Photo courtesy of Oakwood Healthcare Inc.
Dr. Richard Pearl is the medical director of the Oakwood Wound Healing and Hyperbaric Medicine Center, which opened recently in Dearborn. Oakwood now has two wound care and hyperbaric medicine clinics, including one at Oakwood Heritage Hospital in Taylor.
Advanced wound care, Hyperbaric oxygen treatments now available in Dearborn and Taylor
DEARBORN — Oakwood Healthcare Inc. opened a second facility that offers advanced wound care treatments and hyperbaric medicine to patients suffering from severe burns, open sores and other chronic wounds.
The Wound Healing and Hyperbaric Medicine Center opened at 18100 Oakwood Blvd., across the street from the Oakwood Hospital and Medical Center, effectively doubling the capacity to provide those services.
Like the Wound Healing and Hyperbaric Medicine Center at Oakwood Heritage Hospital in Taylor, the new location features four individualized hyperbaric chambers, plasma television sets and and examination rooms for patients.
“We’re excited to be able to offer this additional facility to the community,” said Robert Jones, director of the Oakwood Wound Healing and Hyperbaric Medicine Center. “This new site — and our dedicated physicians and support staff — will support a growing need for advanced wound healing technology in the communities we serve.”
The facility offers wound consultation and evaluation, specialty wound dressings, compression therapy, advanced treatment of skin, wound and bone infections — including antibiotic therapy — as well as negative pressure wound therapy and patient and family education in addition to hyperbaric oxygen therapy. Patients are referred to the center, usually if they have a wound that will not heal with regular treatment within 30 days.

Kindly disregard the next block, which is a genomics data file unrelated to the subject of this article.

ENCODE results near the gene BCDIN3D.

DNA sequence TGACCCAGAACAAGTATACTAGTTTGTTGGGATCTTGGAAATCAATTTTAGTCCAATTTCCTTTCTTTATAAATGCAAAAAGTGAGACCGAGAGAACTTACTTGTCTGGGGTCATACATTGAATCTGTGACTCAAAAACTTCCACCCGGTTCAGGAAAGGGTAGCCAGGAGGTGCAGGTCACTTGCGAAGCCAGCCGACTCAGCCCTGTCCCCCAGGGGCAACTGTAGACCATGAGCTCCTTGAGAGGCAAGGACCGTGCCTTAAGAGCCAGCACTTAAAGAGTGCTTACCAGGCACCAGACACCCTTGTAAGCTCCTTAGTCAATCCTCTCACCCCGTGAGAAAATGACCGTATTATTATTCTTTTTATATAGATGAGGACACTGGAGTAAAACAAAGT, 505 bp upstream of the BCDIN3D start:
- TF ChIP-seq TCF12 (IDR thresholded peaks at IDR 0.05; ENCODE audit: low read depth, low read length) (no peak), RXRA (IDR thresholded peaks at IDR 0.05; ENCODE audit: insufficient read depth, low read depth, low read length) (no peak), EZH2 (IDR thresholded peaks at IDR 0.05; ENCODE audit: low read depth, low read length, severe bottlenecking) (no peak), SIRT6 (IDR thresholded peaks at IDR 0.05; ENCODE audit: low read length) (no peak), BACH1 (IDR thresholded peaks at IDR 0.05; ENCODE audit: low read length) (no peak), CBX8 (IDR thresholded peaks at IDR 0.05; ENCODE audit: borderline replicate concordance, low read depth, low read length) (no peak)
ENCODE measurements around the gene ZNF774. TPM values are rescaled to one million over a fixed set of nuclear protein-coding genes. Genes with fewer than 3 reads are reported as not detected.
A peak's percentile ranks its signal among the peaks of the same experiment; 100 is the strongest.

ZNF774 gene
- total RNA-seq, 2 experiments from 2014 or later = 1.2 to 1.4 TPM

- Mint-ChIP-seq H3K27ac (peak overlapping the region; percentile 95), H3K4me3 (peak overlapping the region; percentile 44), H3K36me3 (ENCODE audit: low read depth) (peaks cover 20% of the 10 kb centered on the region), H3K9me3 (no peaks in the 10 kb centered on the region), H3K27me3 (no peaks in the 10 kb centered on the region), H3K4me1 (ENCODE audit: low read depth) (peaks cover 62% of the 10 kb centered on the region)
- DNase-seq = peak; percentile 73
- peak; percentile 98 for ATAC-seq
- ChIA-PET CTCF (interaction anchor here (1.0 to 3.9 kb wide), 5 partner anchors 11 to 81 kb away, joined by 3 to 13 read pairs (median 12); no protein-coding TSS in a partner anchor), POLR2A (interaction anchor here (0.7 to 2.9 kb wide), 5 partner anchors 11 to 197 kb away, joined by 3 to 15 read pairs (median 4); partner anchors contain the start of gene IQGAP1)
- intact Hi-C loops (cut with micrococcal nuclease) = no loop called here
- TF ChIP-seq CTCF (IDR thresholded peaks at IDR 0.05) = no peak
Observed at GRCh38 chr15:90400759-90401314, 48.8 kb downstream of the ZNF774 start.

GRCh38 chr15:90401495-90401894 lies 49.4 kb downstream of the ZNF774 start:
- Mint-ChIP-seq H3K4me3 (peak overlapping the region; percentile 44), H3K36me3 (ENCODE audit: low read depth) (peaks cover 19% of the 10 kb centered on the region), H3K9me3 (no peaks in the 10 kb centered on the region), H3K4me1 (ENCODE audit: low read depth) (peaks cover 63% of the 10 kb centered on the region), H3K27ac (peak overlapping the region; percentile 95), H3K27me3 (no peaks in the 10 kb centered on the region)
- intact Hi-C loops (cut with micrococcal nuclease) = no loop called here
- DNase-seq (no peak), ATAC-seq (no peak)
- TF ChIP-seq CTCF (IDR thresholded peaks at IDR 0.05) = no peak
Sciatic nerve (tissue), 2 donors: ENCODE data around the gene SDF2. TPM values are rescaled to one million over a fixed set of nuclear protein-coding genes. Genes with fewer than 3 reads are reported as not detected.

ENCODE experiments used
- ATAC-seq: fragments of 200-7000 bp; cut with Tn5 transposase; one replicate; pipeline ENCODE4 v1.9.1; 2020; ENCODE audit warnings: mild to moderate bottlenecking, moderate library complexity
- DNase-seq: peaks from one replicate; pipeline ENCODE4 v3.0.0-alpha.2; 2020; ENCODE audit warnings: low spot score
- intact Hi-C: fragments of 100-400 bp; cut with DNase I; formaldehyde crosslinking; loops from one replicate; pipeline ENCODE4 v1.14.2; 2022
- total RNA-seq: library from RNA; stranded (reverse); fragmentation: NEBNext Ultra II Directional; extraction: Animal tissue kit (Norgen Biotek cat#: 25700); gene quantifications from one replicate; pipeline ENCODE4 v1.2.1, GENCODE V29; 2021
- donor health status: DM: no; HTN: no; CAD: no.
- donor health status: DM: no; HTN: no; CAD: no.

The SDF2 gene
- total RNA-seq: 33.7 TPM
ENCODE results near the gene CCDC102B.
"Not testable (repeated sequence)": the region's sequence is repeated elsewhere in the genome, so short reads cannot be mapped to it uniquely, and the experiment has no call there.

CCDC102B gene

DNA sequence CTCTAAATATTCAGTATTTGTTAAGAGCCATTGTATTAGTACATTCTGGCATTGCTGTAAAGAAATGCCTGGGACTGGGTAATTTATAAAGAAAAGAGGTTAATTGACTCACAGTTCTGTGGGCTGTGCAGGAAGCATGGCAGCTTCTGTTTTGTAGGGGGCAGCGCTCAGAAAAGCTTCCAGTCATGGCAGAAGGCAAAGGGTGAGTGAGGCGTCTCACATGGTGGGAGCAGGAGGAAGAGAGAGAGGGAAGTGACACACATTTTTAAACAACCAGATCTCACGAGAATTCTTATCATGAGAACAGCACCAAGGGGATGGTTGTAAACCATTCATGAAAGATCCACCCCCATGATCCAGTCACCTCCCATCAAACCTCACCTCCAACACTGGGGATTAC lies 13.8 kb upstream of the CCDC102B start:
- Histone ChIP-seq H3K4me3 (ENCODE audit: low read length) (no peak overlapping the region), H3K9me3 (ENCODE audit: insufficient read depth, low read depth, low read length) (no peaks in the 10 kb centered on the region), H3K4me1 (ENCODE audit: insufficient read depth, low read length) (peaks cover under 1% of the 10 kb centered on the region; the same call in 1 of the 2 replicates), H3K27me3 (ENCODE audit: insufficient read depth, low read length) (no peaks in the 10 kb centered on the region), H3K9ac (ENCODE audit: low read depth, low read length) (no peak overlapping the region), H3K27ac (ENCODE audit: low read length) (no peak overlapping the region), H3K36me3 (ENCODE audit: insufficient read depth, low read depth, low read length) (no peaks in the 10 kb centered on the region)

“We treat wounds that just can’t be cured at a regular doctor’s office,” said Dr. Steven Pearl, the medical director of the center.
Hyperbaric oxygen therapy is a medical treatment that uses 100 percent oxygen in a pressurized setting to promote and improve healing of chronic wounds such as diabetic ulcers, radiation injuries, compromised skin grafts, severe burns, skin grafts and more.
“The pressurized oxygen really stimulates immunological phenomenon,” Pearl said.
Treatments are typically about two hours long, which is why each individual chamber is connected to a plasma screen television with a Netflix account. Patients often require multiple treatments; it is not uncommon for them to be treated daily for several weeks.
Pearl has worked in the hyperbaric and wound care field for more than a decade. He started the Hyperbaric and Wound Care service at Crittendon Hospital when he was the medical director of the emergency department there. He said he was very pleased with the new facility at Oakwood because it features the latest advancements in hyperbaric treatment.
“This is a relatively new specialty of science,” he said. “We have the opportunity to be on the cusp of this new technology.”
The Dearborn facility is open from 7 a.m. to 7 p.m. Monday through Friday. The Taylor location is also open on Saturdays.
For more information, go to www.oakwood.org/hyperbaric-services.